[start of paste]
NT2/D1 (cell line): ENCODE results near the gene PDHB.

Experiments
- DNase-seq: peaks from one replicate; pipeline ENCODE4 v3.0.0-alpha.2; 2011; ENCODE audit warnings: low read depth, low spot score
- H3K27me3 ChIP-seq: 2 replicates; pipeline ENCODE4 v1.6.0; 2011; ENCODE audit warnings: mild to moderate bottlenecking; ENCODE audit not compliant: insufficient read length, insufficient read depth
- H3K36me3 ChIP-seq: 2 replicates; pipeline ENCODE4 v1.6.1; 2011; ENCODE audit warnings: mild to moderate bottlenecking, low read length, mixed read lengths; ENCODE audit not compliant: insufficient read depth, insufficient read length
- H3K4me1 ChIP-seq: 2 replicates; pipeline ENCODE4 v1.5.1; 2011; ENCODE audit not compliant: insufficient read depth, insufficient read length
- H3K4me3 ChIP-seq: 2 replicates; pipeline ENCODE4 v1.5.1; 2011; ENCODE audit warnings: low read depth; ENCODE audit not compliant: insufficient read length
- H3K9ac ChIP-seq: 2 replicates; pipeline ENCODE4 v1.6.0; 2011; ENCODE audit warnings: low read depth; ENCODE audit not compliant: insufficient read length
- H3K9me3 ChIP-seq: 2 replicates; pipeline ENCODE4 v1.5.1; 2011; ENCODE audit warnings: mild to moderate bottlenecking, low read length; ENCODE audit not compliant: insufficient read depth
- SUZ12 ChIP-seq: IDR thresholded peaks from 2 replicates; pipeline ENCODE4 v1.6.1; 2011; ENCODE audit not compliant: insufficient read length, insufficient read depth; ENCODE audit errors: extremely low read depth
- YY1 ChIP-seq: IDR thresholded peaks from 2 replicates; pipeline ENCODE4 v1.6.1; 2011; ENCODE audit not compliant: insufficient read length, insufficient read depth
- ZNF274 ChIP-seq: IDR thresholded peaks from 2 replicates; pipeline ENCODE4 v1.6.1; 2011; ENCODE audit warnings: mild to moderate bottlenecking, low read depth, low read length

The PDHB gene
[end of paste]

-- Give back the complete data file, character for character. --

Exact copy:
NT2/D1 (cell line): ENCODE results near the gene PDHB.

Experiments
- DNase-seq: peaks from one replicate; pipeline ENCODE4 v3.0.0-alpha.2; 2011; ENCODE audit warnings: low read depth, low spot score
- H3K27me3 ChIP-seq: 2 replicates; pipeline ENCODE4 v1.6.0; 2011; ENCODE audit warnings: mild to moderate bottlenecking; ENCODE audit not compliant: insufficient read length, insufficient read depth
- H3K36me3 ChIP-seq: 2 replicates; pipeline ENCODE4 v1.6.1; 2011; ENCODE audit warnings: mild to moderate bottlenecking, low read length, mixed read lengths; ENCODE audit not compliant: insufficient read depth, insufficient read length
- H3K4me1 ChIP-seq: 2 replicates; pipeline ENCODE4 v1.5.1; 2011; ENCODE audit not compliant: insufficient read depth, insufficient read length
- H3K4me3 ChIP-seq: 2 replicates; pipeline ENCODE4 v1.5.1; 2011; ENCODE audit warnings: low read depth; ENCODE audit not compliant: insufficient read length
- H3K9ac ChIP-seq: 2 replicates; pipeline ENCODE4 v1.6.0; 2011; ENCODE audit warnings: low read depth; ENCODE audit not compliant: insufficient read length
- H3K9me3 ChIP-seq: 2 replicates; pipeline ENCODE4 v1.5.1; 2011; ENCODE audit warnings: mild to moderate bottlenecking, low read length; ENCODE audit not compliant: insufficient read depth
- SUZ12 ChIP-seq: IDR thresholded peaks from 2 replicates; pipeline ENCODE4 v1.6.1; 2011; ENCODE audit not compliant: insufficient read length, insufficient read depth; ENCODE audit errors: extremely low read depth
- YY1 ChIP-seq: IDR thresholded peaks from 2 replicates; pipeline ENCODE4 v1.6.1; 2011; ENCODE audit not compliant: insufficient read length, insufficient read depth
- ZNF274 ChIP-seq: IDR thresholded peaks from 2 replicates; pipeline ENCODE4 v1.6.1; 2011; ENCODE audit warnings: mild to moderate bottlenecking, low read depth, low read length

The PDHB gene